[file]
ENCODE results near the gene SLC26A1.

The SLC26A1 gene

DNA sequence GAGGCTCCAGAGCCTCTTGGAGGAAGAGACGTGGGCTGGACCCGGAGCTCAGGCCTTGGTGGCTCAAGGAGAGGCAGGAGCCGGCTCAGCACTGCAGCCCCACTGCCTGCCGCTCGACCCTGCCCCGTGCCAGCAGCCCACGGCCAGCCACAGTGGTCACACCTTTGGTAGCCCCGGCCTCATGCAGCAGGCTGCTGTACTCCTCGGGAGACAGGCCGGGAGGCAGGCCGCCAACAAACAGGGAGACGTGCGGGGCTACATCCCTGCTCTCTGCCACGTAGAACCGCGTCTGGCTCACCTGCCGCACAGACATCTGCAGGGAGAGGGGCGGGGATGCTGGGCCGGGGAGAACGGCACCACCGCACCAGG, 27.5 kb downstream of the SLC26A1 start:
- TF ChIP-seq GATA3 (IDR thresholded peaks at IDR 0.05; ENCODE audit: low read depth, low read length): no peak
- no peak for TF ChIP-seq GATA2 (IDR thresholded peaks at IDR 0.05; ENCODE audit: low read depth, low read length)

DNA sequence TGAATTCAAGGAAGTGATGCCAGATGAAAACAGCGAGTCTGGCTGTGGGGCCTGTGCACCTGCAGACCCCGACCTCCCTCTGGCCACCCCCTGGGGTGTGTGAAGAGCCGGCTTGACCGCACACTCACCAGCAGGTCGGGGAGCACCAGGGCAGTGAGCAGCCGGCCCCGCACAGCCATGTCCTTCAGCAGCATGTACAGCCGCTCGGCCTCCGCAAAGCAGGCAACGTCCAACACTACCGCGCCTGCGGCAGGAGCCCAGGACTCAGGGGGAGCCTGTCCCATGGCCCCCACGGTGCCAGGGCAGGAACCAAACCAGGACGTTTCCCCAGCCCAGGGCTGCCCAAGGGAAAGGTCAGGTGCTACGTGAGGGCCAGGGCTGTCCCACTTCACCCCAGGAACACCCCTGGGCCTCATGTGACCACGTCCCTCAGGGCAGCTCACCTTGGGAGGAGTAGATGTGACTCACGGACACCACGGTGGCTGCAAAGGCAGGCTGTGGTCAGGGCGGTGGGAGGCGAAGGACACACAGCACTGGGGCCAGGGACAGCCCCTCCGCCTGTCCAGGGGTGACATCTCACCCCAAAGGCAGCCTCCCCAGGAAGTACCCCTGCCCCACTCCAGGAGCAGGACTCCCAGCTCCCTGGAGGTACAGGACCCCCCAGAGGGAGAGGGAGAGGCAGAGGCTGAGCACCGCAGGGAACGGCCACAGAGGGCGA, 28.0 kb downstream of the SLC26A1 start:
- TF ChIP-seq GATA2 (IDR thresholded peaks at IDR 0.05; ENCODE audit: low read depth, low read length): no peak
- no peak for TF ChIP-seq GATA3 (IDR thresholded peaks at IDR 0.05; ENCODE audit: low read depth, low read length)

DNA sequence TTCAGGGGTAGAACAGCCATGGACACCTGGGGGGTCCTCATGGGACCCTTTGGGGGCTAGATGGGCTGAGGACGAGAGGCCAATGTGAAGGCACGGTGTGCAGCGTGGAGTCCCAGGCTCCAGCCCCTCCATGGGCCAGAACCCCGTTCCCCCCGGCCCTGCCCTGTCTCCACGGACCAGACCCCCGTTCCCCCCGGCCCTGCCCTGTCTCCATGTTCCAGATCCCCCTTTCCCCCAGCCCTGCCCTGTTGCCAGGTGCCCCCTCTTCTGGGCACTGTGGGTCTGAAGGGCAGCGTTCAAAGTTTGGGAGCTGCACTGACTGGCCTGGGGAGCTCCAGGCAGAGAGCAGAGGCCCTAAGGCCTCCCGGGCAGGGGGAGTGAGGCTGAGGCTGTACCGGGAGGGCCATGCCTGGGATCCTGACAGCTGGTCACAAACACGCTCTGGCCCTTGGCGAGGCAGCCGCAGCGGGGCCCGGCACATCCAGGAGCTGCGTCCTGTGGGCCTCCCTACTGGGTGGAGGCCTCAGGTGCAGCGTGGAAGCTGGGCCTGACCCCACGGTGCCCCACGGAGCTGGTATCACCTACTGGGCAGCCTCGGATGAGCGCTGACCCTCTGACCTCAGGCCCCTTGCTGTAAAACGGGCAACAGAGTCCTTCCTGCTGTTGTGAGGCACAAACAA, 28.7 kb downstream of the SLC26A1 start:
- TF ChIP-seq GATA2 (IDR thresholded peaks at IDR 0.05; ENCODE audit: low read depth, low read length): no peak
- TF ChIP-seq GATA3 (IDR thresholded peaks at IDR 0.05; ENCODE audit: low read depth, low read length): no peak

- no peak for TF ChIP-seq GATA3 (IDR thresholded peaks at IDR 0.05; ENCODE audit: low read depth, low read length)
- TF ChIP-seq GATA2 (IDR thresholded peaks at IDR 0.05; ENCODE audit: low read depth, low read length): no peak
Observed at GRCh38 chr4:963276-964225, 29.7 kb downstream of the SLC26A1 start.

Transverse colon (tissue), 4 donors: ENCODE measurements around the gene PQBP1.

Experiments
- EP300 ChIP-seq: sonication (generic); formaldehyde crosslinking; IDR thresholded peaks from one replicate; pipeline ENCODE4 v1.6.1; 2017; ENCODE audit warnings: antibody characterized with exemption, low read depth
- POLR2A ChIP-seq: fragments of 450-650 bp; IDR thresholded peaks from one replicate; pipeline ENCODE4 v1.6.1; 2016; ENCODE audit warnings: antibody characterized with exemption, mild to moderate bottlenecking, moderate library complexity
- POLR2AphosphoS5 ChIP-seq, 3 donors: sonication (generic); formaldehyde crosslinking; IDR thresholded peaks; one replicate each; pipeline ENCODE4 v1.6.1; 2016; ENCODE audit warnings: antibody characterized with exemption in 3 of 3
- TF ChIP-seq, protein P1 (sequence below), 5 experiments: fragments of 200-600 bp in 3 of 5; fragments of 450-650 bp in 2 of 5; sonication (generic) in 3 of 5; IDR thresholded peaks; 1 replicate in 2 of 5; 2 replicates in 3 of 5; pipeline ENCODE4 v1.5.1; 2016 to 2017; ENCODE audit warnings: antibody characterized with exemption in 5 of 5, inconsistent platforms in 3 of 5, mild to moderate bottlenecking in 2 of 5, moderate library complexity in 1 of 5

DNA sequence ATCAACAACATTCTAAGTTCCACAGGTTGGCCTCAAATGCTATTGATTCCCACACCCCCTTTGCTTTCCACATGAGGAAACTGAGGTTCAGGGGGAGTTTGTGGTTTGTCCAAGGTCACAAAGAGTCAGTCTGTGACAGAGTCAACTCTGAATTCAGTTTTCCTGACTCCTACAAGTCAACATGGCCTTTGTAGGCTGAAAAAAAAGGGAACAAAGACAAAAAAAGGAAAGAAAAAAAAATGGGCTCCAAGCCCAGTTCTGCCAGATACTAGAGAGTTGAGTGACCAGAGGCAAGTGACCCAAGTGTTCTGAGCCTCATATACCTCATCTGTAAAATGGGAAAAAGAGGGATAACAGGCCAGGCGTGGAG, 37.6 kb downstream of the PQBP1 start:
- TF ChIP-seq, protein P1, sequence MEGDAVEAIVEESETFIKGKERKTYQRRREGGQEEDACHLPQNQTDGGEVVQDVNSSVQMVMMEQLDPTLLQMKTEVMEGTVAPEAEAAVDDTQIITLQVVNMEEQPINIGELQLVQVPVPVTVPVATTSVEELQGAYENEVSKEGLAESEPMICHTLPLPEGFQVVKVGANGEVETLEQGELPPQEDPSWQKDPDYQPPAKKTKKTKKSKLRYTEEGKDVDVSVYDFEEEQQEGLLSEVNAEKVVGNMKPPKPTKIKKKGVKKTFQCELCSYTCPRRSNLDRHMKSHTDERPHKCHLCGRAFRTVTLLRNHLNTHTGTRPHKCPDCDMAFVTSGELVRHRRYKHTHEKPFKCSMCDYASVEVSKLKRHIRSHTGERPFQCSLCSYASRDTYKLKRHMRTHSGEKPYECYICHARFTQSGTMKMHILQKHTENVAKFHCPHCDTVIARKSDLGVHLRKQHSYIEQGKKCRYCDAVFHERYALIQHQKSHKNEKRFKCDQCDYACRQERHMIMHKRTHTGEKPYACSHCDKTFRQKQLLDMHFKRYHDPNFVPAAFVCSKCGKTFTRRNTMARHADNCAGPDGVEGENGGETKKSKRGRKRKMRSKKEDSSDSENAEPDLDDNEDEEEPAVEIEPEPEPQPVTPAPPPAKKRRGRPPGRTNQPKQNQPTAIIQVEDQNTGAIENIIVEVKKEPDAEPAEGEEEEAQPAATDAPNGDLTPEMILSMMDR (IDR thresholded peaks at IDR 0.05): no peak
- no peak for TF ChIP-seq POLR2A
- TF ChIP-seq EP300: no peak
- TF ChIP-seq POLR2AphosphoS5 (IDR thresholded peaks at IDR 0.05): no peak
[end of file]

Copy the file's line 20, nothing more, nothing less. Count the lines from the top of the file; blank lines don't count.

- TF ChIP-seq, protein P1 (sequence below), 5 experiments: fragments of 200-600 bp in 3 of 5; fragments of 450-650 bp in 2 of 5; sonication (generic) in 3 of 5; IDR thresholded peaks; 1 replicate in 2 of 5; 2 replicates in 3 of 5; pipeline ENCODE4 v1.5.1; 2016 to 2017; ENCODE audit warnings: antibody characterized with exemption in 5 of 5, inconsistent platforms in 3 of 5, mild to moderate bottlenecking in 2 of 5, moderate library complexity in 1 of 5